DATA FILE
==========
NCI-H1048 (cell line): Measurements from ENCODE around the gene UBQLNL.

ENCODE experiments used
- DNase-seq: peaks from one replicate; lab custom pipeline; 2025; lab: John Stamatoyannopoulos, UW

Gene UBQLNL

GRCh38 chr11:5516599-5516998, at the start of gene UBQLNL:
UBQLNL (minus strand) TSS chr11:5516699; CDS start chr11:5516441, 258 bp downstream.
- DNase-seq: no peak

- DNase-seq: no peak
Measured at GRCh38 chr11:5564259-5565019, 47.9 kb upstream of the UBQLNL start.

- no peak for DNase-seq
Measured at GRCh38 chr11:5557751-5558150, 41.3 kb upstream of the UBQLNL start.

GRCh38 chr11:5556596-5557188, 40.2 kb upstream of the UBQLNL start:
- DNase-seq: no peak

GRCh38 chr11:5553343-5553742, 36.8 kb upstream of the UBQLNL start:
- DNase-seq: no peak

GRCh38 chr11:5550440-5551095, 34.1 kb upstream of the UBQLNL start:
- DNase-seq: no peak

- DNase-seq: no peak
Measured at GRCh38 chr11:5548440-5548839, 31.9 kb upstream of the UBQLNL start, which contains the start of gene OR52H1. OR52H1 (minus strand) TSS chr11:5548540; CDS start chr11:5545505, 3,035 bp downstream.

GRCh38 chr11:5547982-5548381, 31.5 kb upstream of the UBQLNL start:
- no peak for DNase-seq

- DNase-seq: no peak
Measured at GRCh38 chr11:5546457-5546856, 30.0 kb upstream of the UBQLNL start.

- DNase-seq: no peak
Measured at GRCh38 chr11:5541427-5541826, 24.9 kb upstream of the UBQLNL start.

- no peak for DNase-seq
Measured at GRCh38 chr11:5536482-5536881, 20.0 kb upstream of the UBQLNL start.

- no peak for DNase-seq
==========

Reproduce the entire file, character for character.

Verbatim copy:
NCI-H1048 (cell line): Measurements from ENCODE around the gene UBQLNL.

ENCODE experiments used
- DNase-seq: peaks from one replicate; lab custom pipeline; 2025; lab: John Stamatoyannopoulos, UW

Gene UBQLNL

GRCh38 chr11:5516599-5516998, at the start of gene UBQLNL:
UBQLNL (minus strand) TSS chr11:5516699; CDS start chr11:5516441, 258 bp downstream.
- DNase-seq: no peak

- DNase-seq: no peak
Measured at GRCh38 chr11:5564259-5565019, 47.9 kb upstream of the UBQLNL start.

- no peak for DNase-seq
Measured at GRCh38 chr11:5557751-5558150, 41.3 kb upstream of the UBQLNL start.

GRCh38 chr11:5556596-5557188, 40.2 kb upstream of the UBQLNL start:
- DNase-seq: no peak

GRCh38 chr11:5553343-5553742, 36.8 kb upstream of the UBQLNL start:
- DNase-seq: no peak

GRCh38 chr11:5550440-5551095, 34.1 kb upstream of the UBQLNL start:
- DNase-seq: no peak

- DNase-seq: no peak
Measured at GRCh38 chr11:5548440-5548839, 31.9 kb upstream of the UBQLNL start, which contains the start of gene OR52H1. OR52H1 (minus strand) TSS chr11:5548540; CDS start chr11:5545505, 3,035 bp downstream.

GRCh38 chr11:5547982-5548381, 31.5 kb upstream of the UBQLNL start:
- no peak for DNase-seq

- DNase-seq: no peak
Measured at GRCh38 chr11:5546457-5546856, 30.0 kb upstream of the UBQLNL start.

- DNase-seq: no peak
Measured at GRCh38 chr11:5541427-5541826, 24.9 kb upstream of the UBQLNL start.

- no peak for DNase-seq
Measured at GRCh38 chr11:5536482-5536881, 20.0 kb upstream of the UBQLNL start.

- no peak for DNase-seq